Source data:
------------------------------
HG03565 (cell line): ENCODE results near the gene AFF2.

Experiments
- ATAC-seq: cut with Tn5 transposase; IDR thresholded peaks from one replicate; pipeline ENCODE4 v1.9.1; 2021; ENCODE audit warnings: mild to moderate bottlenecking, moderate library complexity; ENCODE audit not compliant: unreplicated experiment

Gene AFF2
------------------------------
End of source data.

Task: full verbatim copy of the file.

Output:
HG03565 (cell line): ENCODE results near the gene AFF2.

Experiments
- ATAC-seq: cut with Tn5 transposase; IDR thresholded peaks from one replicate; pipeline ENCODE4 v1.9.1; 2021; ENCODE audit warnings: mild to moderate bottlenecking, moderate library complexity; ENCODE audit not compliant: unreplicated experiment

Gene AFF2